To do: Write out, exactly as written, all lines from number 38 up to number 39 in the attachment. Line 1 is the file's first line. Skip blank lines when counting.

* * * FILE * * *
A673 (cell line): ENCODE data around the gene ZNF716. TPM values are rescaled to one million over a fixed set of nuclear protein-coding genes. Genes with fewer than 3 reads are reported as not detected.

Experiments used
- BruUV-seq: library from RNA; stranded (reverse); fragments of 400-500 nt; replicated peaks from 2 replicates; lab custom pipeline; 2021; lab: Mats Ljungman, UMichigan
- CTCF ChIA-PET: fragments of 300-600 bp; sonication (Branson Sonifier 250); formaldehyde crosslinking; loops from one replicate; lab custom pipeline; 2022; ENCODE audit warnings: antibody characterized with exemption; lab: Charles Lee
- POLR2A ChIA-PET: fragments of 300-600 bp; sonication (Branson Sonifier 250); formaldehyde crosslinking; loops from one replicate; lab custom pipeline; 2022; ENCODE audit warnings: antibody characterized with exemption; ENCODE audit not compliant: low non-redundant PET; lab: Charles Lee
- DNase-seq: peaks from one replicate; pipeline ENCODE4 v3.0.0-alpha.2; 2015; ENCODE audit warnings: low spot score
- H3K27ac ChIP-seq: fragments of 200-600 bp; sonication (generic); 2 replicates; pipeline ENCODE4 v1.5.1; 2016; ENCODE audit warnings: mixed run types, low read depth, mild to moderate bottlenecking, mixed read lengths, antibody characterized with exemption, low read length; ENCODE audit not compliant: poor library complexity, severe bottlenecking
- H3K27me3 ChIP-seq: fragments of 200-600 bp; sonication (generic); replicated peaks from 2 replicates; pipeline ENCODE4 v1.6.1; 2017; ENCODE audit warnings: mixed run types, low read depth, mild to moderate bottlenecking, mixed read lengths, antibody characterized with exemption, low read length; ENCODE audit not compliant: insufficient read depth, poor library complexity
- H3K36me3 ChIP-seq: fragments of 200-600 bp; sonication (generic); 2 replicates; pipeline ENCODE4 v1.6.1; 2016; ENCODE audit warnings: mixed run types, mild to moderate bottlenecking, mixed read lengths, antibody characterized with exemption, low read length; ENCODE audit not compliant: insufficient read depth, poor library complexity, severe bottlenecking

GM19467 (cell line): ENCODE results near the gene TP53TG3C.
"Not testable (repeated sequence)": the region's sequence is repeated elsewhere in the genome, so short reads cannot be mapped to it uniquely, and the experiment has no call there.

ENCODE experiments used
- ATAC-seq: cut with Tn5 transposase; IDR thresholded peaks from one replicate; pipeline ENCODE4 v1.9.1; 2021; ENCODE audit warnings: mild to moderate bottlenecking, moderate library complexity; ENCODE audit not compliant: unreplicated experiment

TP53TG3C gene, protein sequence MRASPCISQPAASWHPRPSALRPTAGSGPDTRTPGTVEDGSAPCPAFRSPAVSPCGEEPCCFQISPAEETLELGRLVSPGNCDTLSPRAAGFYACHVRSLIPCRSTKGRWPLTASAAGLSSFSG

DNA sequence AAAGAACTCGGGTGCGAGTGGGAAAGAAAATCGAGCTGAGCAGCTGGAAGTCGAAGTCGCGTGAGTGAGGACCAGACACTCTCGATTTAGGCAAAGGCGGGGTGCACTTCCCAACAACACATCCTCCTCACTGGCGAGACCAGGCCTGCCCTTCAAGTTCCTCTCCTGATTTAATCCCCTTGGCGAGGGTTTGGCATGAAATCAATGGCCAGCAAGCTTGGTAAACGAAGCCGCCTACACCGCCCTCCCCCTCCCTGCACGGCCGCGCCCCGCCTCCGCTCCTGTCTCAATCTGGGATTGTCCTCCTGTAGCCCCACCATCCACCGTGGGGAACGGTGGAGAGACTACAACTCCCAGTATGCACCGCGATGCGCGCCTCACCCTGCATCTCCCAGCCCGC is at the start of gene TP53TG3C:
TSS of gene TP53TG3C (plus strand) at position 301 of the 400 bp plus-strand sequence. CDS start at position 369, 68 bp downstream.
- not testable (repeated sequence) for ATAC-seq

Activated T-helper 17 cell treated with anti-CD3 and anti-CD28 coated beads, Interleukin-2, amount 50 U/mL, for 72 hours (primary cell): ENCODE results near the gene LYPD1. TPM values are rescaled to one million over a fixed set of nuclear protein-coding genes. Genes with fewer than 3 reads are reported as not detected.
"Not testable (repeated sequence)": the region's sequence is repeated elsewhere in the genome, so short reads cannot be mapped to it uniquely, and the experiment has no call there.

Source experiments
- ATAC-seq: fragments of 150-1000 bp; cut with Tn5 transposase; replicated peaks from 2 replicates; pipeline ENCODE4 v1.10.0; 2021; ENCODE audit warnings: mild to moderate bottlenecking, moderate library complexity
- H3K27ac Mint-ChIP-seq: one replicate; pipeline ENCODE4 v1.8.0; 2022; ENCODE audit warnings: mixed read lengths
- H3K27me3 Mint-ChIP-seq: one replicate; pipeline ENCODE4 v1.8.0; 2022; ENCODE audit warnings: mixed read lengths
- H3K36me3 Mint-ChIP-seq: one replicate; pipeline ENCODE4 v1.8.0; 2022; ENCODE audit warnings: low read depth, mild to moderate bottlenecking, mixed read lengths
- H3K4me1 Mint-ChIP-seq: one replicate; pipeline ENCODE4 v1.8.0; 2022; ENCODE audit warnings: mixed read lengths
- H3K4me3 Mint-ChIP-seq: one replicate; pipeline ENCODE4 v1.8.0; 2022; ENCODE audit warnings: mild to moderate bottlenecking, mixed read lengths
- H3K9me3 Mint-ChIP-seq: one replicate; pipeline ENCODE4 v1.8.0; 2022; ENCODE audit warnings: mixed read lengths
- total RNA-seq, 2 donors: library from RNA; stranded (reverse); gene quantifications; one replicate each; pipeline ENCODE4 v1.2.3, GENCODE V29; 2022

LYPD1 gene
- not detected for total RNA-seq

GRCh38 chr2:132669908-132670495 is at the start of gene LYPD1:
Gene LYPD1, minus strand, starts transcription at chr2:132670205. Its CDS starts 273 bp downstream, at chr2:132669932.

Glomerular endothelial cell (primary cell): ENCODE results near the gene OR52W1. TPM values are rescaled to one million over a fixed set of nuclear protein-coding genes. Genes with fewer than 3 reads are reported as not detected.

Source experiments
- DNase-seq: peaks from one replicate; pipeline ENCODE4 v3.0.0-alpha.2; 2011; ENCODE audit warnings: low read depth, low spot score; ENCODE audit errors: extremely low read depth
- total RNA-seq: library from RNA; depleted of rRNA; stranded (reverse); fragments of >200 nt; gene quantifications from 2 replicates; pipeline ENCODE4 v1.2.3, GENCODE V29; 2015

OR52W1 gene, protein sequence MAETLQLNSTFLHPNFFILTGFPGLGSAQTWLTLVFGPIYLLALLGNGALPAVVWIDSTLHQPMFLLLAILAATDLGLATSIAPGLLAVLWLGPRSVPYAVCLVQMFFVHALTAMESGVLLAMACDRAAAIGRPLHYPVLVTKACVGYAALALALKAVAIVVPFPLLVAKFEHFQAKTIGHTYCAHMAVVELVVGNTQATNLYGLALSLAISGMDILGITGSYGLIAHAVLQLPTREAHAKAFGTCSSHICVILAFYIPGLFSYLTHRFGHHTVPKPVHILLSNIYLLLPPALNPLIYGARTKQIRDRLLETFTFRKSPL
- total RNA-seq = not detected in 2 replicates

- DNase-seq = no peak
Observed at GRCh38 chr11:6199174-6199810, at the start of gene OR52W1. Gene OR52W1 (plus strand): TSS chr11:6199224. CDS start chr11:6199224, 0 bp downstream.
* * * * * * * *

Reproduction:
- total RNA-seq = not detected in 2 replicates

- DNase-seq = no peak